Written by Morgan Segale, DPT
The pelvic floor is a group of muscles at the base of your pelvis. They coordinate with your core muscles including but not limited to your abdominal muscles, back muscles and your diaphragm. They also work to support and regulate gastrointestinal, bladder and sexual health. They’re a big player in providing strength in stability to surrounding structures.
Just like any other muscle group in the body, the many muscles of the pelvic floor can become tight, weak, or uncoordinated. Dysfunction of the pelvic floor can influence local musculature into the ribs, diaphragm, hips, spine and abdomen. Due to the complexity and interconnected nature of this region, pelvic floor PT requires a whole body approach. Consulting with a trained pelvic floor Physical Therapist can help identify the root cause of the dysfunction or pain and work with you to help improve quality of life.
What are some common diagnosis pelvic PT’s treat?
- Pregnancy and Postpartum Care
- Safe transition back to exercises after childbirth
- Diastasis recti
- Urinary or Fecal incontinence
- Pelvic pain conditions
- Pelvic organ prolapse
- Pain with sex/intimacy
- Pelvic girdle/tailbone pain
- Low back pain
- Hip pain
Is Pelvic Floor PT just for folks with typical female anatomy?
NOPE!! Everyone, despite the type of external genitalia that a person has, pelvic floor muscles and can suffer from pain or dysfunction. With typical female anatomy, there are three exits through the pelvic floor muscles including the urethra, vagina and bowel. With typical male anatomy, there are two exits which include urethra and bowel.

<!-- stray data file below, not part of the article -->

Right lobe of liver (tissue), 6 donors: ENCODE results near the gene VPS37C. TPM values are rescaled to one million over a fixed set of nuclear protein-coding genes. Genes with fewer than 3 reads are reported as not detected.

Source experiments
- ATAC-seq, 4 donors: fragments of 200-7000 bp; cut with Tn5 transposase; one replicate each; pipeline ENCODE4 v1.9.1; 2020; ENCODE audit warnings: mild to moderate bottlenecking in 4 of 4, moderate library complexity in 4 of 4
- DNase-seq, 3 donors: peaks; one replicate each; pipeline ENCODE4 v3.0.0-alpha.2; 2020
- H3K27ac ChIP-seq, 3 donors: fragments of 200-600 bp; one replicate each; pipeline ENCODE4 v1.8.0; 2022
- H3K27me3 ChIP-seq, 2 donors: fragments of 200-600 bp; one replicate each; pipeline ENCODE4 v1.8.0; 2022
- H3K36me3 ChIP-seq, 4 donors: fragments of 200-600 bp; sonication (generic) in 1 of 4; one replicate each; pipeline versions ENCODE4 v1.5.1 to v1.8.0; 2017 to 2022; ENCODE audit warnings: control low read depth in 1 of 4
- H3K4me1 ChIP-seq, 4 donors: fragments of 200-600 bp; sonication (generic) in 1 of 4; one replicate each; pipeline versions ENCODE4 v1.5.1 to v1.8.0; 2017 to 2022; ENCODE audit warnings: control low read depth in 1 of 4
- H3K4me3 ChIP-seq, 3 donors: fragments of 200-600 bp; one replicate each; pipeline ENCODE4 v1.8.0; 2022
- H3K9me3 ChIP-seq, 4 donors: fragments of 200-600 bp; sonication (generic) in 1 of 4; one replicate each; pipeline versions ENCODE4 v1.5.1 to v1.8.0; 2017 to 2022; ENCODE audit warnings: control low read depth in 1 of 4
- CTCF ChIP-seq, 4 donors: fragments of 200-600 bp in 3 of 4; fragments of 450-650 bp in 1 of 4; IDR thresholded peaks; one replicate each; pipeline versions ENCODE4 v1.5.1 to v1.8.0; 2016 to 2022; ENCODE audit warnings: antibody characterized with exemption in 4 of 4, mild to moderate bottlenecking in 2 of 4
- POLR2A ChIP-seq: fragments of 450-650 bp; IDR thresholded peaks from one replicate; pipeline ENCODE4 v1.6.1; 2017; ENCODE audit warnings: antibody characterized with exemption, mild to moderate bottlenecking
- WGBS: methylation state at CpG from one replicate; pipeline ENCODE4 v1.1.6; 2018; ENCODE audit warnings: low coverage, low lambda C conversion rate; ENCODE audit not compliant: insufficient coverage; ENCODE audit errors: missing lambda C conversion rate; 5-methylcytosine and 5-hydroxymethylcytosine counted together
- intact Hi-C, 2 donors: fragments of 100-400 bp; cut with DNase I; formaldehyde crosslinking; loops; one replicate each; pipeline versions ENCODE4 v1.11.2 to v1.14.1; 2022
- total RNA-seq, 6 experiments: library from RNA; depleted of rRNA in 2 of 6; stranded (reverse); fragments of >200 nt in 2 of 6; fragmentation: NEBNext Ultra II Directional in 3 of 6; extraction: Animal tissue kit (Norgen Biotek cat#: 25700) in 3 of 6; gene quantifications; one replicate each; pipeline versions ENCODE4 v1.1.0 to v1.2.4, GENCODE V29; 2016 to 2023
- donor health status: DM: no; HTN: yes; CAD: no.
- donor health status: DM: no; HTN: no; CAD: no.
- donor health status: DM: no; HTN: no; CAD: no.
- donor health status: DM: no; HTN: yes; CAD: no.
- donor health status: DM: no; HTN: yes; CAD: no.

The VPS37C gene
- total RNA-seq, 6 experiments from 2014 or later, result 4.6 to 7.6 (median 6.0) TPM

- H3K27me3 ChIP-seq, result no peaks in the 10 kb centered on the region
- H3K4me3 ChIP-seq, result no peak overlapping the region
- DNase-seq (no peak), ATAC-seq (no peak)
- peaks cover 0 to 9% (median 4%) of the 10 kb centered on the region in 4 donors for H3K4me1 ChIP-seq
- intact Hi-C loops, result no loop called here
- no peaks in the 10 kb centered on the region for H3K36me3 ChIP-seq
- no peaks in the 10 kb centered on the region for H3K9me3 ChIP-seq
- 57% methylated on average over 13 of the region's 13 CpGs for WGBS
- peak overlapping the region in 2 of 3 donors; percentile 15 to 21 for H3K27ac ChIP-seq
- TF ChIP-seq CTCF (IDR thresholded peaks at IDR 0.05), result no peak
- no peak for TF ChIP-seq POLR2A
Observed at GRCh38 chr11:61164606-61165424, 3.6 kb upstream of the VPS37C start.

What does a typical first visit with a pelvic floor Physical Therapist look like?
First, and most importantly, the evaluation is always on YOUR terms. The majority of the first visit will be spent taking a thorough history of any symptoms you may be having whether that be pain, leaking, prolapse, constipation etc. We will also go over your general bowel, bladder, sexual and dietary habits and discuss how they might be related to any symptoms you may be having. Due to the pelvic floor’s role in stability of surrounding structures there are always other things going on as well: posture, weakness, breathing patterns, stress & body mechanics to name a few. A thorough examination of the entire body and person will be conducted to gather a complete picture, instead of just the body part that is in pain or dysfunction. After a discussion about symptoms, lifestyle and goals the therapist will go over, in detail, the anatomy of the pelvic floor and educate (if indicated) on the process of an internal muscle evaluation. The first session will always end with answering any questions that may arise and with a discussion of any goals the client would like to achieve.
If you are experiencing any of the symptoms mentioned above please contact Morgan at 207-797-7578.
94 Auburn St
Portland, ME 04103